The older adults who participated were paired with a team including an occupational therapist, nurse, and handyman who worked with them over a period of five months. Together, the team helped choose and install AT and make home repairs to improve safety and access. The budget for the AT, repairs, and handyman work was $1300.

Everyone in the study was on both Medicare and Medicaid and had barriers to completing activities of daily living including bathing, dressing, using the toilet, and walking across a small room.

A key aspect of the program was supporting the older adults to set their own goals instead of the professional team setting the goals for them. After the study was completed, participants are continuing to contact the researchers and share goals they are setting and achieving. This important work illuminating the benefits of AT and home modifications is expanding. One group is replicating the program in Michigan through Michigan State University—calling it MiCAPABLE and working with people who participate in the MiChoice Medicaid Waiver program in the state. We are always excited to see increased access to AT!

What programs and services have you accessed to improve your ability to age in place? Were they medical-model driven, or did you steer your goals? What kind of AT or home modifications improved your life?

Can You Hear Me Now? What about now? … Good!

By Jen Gosett, BS, CTRS, MATP Staff

Sound waves projecting into an earHearing loss is something that’s common in my family.  Since my late 20’s, I’ve noticed a decline in my hearing.  A concern in the back of my mind is that I will grow older and have to wear large, ill-fitting, analog hearing aids that don’t seem to work how I need them to; that was my Grama Ann’s experience and frustration with her own hearing aids.  As a child I remember many crowded family gatherings where I could hear Grama Ann’s hearing aids whistling shrilly until she manually turned them down or off all together.

Technology is ever evolving and I feel heartened that assistive tech for better/amplified/more intuitive hearing devices has improved over the years; namely by way of digital (DSP, or digital signal processor) hearing aids (versus the analog hearing aids my Grandmother used).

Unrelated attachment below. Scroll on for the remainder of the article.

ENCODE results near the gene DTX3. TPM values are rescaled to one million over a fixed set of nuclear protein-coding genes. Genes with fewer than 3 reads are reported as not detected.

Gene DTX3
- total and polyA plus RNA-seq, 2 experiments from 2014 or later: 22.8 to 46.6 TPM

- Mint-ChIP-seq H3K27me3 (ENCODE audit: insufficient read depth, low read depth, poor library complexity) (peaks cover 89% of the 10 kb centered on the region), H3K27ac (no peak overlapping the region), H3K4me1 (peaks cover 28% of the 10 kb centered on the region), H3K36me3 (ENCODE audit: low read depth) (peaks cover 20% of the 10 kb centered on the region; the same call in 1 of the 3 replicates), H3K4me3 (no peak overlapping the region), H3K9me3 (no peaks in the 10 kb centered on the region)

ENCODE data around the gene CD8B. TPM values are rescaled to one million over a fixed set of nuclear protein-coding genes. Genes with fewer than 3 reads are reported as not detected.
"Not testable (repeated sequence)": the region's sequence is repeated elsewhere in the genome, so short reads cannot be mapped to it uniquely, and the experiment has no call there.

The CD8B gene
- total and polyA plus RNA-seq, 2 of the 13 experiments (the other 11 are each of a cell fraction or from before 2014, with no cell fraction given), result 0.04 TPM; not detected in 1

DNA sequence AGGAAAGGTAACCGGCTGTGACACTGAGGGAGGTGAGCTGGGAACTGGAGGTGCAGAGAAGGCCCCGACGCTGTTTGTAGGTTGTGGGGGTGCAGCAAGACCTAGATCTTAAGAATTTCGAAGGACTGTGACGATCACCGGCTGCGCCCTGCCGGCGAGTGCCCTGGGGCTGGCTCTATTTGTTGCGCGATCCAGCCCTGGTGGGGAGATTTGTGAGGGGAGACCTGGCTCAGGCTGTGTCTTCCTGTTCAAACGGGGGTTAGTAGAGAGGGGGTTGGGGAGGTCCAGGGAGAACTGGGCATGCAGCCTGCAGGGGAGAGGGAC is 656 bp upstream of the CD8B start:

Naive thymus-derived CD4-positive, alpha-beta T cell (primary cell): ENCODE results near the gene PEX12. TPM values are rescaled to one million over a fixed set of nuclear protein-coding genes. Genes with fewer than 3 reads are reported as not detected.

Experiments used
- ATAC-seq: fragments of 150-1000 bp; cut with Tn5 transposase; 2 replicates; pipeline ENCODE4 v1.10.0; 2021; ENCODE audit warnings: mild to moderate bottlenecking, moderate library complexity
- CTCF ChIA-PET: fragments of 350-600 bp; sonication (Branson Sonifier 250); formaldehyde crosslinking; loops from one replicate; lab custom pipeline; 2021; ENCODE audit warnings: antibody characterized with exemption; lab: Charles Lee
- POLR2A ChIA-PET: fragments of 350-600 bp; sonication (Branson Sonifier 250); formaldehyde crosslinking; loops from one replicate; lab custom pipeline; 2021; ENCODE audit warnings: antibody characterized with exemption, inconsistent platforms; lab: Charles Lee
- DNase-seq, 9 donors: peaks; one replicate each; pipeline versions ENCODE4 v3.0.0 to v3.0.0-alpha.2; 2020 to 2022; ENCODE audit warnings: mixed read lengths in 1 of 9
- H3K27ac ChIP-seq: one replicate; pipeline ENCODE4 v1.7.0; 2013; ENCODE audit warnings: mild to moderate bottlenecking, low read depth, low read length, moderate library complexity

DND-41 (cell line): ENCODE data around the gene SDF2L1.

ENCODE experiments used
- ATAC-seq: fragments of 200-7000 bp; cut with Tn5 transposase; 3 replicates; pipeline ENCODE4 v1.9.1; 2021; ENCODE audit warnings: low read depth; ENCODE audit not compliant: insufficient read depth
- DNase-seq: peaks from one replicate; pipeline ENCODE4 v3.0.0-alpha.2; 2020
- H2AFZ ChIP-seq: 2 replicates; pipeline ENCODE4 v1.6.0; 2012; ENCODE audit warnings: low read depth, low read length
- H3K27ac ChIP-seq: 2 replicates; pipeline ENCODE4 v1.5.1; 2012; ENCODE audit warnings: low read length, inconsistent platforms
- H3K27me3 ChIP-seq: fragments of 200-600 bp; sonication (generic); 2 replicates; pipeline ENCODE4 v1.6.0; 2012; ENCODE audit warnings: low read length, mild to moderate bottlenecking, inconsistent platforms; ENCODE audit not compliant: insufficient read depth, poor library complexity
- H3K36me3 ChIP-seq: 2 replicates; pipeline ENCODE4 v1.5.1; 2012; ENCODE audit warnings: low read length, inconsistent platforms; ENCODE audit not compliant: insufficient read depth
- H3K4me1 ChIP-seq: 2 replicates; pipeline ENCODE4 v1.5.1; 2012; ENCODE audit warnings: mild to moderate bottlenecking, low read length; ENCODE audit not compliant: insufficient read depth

Ear surrounded by a variety of hearing aids
Both analog and digital hearing aids are used today, though analog are becoming a little less common, and digital hearing aids are becoming a more popular choice.  Analog and digital hearing aids both have similar components. Both types pick up sound using a microphone and use circuitry to amplify sound.  Analog hearing aids work by making continuous sound waves louder, amplify all sounds (speech and noise).  [DSP hearing aids] convert sound waves to digital signals, producing an exact duplication of each sound, instead of just amplifying it. Computer chips are used to analyze speech and other sounds, allowing for more complex processing of sounds during amplification.”  This text is from the HUH?!? Help U Hear Center.  

Woman wearing a futuristic-looking hearing aid

With the ways that Google Glass and Bluetooth technology work today, I can’t even imagine the possibilities of hearing aids of the future!  By learning about what’s out there today and thinking about what’s in store for the near future, I feel more comfortable planning for my own hearing supports.

Thanks for reading!

We are Back, Sort of…

Back in October 2016, our previous blog suddenly disappeared. We had over 3 years of regular posts on a wide variety of Assistive Technology-related topics. Despite having back-ups of all the posts and of the site, we have been unable to successfully recover the site or the articles.  If anyone can help, please let us know!

So for now, we’ve moved to this format. We’ll be updating the format of the site to maximize accessibility. Let us know as we go of any specific issues. We are working on it! The tools are a bit different so we have a bit of a learning curve to climb up.

We’ve missed all of you and have lot’s to say and share. We’ve been saving up ideas for posts! Stay tuned!